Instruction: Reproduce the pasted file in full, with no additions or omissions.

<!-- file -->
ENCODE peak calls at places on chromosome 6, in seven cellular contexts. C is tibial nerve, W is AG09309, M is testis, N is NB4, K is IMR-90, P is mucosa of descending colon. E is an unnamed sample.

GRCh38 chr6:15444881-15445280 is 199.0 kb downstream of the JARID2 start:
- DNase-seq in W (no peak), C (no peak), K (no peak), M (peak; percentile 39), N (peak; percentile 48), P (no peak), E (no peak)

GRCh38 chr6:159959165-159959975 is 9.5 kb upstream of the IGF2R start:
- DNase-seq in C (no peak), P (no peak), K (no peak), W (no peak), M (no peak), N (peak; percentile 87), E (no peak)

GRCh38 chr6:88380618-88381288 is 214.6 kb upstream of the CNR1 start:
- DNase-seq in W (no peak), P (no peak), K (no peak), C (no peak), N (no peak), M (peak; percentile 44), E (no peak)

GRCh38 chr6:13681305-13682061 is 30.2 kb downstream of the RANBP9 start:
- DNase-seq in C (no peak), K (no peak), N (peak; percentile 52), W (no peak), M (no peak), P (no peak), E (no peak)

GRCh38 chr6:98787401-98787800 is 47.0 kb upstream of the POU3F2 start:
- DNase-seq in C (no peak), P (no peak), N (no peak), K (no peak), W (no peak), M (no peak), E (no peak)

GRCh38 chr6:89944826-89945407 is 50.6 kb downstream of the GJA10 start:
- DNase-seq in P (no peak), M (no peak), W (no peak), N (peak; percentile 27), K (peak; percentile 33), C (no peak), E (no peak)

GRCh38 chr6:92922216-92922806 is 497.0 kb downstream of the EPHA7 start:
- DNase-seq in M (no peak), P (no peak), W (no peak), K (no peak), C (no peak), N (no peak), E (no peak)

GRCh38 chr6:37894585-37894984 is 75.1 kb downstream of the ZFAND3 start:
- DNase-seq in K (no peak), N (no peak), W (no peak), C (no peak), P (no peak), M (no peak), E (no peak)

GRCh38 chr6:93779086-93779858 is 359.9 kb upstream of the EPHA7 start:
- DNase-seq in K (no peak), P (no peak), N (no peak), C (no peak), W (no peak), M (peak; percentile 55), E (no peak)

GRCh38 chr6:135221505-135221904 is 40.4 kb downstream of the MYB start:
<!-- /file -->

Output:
ENCODE peak calls at places on chromosome 6, in seven cellular contexts. C is tibial nerve, W is AG09309, M is testis, N is NB4, K is IMR-90, P is mucosa of descending colon. E is an unnamed sample.

GRCh38 chr6:15444881-15445280 is 199.0 kb downstream of the JARID2 start:
- DNase-seq in W (no peak), C (no peak), K (no peak), M (peak; percentile 39), N (peak; percentile 48), P (no peak), E (no peak)

GRCh38 chr6:159959165-159959975 is 9.5 kb upstream of the IGF2R start:
- DNase-seq in C (no peak), P (no peak), K (no peak), W (no peak), M (no peak), N (peak; percentile 87), E (no peak)

GRCh38 chr6:88380618-88381288 is 214.6 kb upstream of the CNR1 start:
- DNase-seq in W (no peak), P (no peak), K (no peak), C (no peak), N (no peak), M (peak; percentile 44), E (no peak)

GRCh38 chr6:13681305-13682061 is 30.2 kb downstream of the RANBP9 start:
- DNase-seq in C (no peak), K (no peak), N (peak; percentile 52), W (no peak), M (no peak), P (no peak), E (no peak)

GRCh38 chr6:98787401-98787800 is 47.0 kb upstream of the POU3F2 start:
- DNase-seq in C (no peak), P (no peak), N (no peak), K (no peak), W (no peak), M (no peak), E (no peak)

GRCh38 chr6:89944826-89945407 is 50.6 kb downstream of the GJA10 start:
- DNase-seq in P (no peak), M (no peak), W (no peak), N (peak; percentile 27), K (peak; percentile 33), C (no peak), E (no peak)

GRCh38 chr6:92922216-92922806 is 497.0 kb downstream of the EPHA7 start:
- DNase-seq in M (no peak), P (no peak), W (no peak), K (no peak), C (no peak), N (no peak), E (no peak)

GRCh38 chr6:37894585-37894984 is 75.1 kb downstream of the ZFAND3 start:
- DNase-seq in K (no peak), N (no peak), W (no peak), C (no peak), P (no peak), M (no peak), E (no peak)

GRCh38 chr6:93779086-93779858 is 359.9 kb upstream of the EPHA7 start:
- DNase-seq in K (no peak), P (no peak), N (no peak), C (no peak), W (no peak), M (peak; percentile 55), E (no peak)

GRCh38 chr6:135221505-135221904 is 40.4 kb downstream of the MYB start: